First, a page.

The Internet and online
It is common to hear the claim that the Internet is the most significant new communications medium of our times or that ‘the Internet changes all’. This chapter examines the validity of such claims and related questions. Has the Internet fostered widespread changes? For whom, and how? Is it a new mode of communication in terms of changing the way we communicate and, if so, in what ways? Such assertions also raise major questions about where the Internet ‘fits’ in the theory and practice of communications. Can it be regarded as a mass medium or an alternative medium? What is its relationship to broadcasting? Who has access to the Internet? What motivates people to use the Internet?
Much has been written about how misleading the term ‘mass communication’ can be. The term suggests that information, messages and visuals are widely available to large audiences in some forms of communication. In practice, however, most examples of audiences are temporary, small and specialised with regard to their interests. The term also implies a passive consumption of media messages by ‘couch potatoes’, whereas most human interaction with major media involves many levels of engagement. Rather than talk about ‘the masses’, it is better to regard our major media forms of press, radio and television as being institutionalised, with control of content and delivery in the hands of the owners or producers—a situation where recipients have little capacity to create the content themselves. Traditional broadcasting, whether it is by commercial radio and television networks, or public broadcasters, is highly institutionalised.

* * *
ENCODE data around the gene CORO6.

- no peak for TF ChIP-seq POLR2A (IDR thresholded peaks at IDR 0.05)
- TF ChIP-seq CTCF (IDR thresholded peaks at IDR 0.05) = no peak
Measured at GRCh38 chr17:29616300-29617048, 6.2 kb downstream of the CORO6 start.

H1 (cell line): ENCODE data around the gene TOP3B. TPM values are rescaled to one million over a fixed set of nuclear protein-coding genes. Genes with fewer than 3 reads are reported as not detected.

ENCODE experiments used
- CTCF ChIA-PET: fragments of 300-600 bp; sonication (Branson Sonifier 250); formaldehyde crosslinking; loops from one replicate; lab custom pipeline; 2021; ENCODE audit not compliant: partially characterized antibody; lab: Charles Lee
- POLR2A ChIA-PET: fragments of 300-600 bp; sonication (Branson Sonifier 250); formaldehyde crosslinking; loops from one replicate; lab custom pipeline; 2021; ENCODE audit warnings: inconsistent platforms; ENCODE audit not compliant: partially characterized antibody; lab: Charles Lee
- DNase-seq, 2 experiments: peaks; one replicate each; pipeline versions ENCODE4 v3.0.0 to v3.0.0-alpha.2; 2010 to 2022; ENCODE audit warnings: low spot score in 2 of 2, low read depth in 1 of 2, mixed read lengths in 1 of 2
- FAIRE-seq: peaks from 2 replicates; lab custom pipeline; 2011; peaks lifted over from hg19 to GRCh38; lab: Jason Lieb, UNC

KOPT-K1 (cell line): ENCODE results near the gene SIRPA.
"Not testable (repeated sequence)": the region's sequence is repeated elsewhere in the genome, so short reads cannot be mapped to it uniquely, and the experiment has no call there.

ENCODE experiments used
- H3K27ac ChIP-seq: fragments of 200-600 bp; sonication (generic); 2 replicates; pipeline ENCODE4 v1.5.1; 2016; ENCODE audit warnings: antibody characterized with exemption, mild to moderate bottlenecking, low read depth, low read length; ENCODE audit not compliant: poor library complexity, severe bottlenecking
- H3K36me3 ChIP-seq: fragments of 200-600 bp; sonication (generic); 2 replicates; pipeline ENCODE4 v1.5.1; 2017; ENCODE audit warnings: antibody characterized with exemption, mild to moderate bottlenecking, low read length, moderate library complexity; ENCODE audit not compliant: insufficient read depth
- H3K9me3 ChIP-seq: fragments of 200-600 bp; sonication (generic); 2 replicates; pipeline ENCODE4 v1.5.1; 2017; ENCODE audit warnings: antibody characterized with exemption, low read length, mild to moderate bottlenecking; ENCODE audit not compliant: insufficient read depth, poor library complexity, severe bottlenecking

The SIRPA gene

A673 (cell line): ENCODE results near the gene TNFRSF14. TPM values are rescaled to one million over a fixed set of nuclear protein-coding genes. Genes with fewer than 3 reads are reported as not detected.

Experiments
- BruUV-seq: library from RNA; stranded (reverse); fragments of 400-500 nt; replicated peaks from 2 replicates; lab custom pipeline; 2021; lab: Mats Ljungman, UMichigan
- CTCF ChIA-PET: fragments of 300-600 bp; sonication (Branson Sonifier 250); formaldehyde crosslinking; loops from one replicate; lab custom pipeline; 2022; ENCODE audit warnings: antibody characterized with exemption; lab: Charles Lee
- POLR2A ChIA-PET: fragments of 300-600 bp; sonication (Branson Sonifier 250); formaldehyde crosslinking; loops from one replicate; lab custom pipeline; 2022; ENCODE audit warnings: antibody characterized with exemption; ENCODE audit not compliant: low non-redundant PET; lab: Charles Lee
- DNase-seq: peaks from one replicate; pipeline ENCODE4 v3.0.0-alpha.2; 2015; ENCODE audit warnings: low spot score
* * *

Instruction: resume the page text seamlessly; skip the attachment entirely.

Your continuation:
The Internet is not simply a new distribution channel or a new mode of communication. The Internet is a beast of a different kind. It is a communication hybrid: partly an information system where people can go searching for information they seek through the many search engines; but is also a medium where people can create their own content and distribute it widely using the platform